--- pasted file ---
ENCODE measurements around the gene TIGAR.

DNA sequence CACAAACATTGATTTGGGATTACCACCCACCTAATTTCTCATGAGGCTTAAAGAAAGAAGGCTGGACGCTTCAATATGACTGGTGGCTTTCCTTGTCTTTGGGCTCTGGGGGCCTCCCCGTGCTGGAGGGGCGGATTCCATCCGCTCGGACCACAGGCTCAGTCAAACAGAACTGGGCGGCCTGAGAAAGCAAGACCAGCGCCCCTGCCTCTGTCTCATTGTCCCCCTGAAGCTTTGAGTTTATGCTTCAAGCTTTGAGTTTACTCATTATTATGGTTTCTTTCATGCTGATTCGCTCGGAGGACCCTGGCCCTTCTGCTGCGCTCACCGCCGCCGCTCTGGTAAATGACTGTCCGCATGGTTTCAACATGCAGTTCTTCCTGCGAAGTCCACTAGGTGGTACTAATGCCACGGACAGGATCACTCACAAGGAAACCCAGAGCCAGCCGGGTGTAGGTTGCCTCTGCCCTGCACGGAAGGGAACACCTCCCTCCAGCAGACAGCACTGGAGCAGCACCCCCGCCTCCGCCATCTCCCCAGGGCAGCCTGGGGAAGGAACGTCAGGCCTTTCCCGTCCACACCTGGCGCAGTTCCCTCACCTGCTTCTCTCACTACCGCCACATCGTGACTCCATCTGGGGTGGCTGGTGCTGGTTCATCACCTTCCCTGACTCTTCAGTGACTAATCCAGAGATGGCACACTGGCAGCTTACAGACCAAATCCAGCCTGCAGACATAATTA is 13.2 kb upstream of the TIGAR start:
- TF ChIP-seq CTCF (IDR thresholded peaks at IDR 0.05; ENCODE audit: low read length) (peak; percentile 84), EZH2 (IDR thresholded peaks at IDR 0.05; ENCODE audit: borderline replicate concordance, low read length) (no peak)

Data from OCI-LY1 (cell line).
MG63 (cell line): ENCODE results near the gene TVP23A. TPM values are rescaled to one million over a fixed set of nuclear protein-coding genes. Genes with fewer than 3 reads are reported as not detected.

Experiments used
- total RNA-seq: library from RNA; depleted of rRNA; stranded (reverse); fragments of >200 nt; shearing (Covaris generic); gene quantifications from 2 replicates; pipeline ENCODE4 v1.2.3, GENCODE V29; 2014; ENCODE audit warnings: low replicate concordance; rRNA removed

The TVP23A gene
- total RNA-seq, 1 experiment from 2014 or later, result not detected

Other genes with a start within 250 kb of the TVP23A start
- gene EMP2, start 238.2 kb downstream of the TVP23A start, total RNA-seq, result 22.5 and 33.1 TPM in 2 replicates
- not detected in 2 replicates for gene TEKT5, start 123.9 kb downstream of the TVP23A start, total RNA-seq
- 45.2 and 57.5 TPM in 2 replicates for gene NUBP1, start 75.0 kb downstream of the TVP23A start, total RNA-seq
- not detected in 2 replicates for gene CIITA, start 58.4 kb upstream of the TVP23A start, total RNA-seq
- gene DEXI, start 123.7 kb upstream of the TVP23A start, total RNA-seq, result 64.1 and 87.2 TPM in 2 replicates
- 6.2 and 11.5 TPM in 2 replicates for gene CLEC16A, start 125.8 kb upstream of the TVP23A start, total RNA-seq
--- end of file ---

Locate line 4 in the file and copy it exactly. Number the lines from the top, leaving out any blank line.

Data from OCI-LY1 (cell line).